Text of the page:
Researchers entered data from both methods into a computer program and looked for patterns within the electromagnetic data that corresponded to the glucose readings from the blood samples.
Although the early results are promising, it remains to be seen how broadly they can be generalized. “We’re still working on verifying that the calibrations are truly robust,” says Jean. “In other words, the data looks good for the people we’ve had a lot of experience with, but now we have to make sure that if a new thumb comes along, it works on that one.”
What’s more, Jean’s sample pool tended to exhibit glucose levels within the normal range. To verify the sensor’s accuracy, the team needs to test it on volunteers with varying glucose levels. In the next few months, Jean plans to test the sensor on patients at Scott and White Hospital, in Temple, TX, whose glucose readings may be “all over the map.”
“If [a monitor] could be developed, it would be enormously promising because it’s not just noninvasive but could give continuous data,” says Howard Wolpert, director of the Insulin Pump Program at the Joslin Diabetes Center, which is based in Boston. “That’s what people are interested in, because with devices today, you’re only looking at intermittent time points, and glucose fluctuations can be quite dramatic.”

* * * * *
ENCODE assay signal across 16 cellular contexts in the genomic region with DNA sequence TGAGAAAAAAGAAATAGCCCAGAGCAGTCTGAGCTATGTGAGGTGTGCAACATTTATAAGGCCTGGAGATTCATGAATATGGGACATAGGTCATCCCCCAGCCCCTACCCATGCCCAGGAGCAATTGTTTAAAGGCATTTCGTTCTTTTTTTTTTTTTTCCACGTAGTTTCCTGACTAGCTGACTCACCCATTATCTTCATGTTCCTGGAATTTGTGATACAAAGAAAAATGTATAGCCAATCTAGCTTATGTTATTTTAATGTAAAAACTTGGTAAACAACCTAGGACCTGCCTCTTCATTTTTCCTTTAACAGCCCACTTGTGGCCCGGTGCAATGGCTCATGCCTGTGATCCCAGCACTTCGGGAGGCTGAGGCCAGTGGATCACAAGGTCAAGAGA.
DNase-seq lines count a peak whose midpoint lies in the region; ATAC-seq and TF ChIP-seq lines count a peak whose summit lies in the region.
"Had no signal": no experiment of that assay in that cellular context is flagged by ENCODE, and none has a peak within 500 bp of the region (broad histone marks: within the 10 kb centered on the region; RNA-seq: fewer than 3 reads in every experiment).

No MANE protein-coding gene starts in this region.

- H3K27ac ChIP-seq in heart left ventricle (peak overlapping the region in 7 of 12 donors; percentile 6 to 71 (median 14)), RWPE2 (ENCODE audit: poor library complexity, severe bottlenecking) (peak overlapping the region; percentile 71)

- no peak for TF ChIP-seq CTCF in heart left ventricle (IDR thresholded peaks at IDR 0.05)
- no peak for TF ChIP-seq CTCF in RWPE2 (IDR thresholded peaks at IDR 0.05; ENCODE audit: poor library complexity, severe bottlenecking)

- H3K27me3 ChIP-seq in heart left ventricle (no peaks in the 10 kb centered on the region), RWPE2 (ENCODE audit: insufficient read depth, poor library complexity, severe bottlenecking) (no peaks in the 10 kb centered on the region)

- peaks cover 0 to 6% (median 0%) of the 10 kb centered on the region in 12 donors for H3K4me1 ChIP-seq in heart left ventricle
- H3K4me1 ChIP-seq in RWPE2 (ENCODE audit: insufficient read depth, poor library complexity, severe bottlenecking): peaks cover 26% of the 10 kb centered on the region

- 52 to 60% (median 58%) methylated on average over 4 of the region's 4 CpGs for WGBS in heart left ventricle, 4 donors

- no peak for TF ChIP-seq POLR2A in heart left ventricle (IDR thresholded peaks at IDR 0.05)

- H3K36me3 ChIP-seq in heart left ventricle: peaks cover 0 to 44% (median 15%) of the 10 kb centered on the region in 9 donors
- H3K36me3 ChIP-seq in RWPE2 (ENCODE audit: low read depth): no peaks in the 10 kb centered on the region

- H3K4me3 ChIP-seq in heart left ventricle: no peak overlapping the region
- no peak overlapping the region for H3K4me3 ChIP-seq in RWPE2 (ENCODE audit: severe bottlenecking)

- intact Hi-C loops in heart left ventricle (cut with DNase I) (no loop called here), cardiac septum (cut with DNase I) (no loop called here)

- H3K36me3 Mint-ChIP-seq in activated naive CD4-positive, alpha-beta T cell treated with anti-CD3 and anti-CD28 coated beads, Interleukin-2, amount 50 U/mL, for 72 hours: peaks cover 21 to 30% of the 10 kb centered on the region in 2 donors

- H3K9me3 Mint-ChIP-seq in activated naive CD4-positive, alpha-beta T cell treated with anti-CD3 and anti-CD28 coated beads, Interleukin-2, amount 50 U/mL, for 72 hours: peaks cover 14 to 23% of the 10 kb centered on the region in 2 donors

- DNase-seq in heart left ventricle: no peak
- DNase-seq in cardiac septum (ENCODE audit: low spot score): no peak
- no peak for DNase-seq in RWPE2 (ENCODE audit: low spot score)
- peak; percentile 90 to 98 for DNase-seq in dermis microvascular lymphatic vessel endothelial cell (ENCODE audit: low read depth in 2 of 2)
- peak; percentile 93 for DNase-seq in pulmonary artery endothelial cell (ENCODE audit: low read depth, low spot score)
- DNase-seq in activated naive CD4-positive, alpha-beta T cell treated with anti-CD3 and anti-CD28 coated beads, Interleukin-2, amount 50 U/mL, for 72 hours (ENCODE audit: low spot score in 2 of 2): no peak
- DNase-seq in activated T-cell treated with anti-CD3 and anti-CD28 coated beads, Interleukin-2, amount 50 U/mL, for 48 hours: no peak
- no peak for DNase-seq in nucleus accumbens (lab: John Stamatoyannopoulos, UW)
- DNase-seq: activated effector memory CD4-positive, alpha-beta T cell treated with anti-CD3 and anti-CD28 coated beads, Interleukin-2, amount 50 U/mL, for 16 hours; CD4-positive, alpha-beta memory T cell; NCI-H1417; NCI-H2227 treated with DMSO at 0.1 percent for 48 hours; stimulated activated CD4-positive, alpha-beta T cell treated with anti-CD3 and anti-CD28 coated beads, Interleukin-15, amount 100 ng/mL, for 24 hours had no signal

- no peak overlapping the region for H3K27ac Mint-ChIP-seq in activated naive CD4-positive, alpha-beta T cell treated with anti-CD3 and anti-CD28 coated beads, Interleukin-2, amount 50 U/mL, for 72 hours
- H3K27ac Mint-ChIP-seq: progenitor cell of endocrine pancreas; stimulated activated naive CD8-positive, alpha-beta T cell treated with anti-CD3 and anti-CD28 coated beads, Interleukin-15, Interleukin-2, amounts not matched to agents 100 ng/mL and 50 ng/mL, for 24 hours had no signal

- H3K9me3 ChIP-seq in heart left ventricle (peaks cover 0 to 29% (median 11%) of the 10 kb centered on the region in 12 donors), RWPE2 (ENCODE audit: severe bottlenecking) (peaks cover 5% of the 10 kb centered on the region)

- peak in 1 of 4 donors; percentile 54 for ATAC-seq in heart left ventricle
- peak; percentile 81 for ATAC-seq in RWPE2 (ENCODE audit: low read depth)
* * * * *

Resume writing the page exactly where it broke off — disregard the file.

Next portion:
Jean says that while his ultimate goal is to design an accurate sensor cheap enough for patients to carry around with them, he expects that one of the first early uses of the technology will be as screening devices at local drugstores, much like the large commercial monitors that take blood-pressure and heart-rate readings.
“It could provide a useful service for someone who didn’t know they’re diabetic, and you could say, ‘Your blood sugar is kind of high. You should go to the doctor,’” says Jean.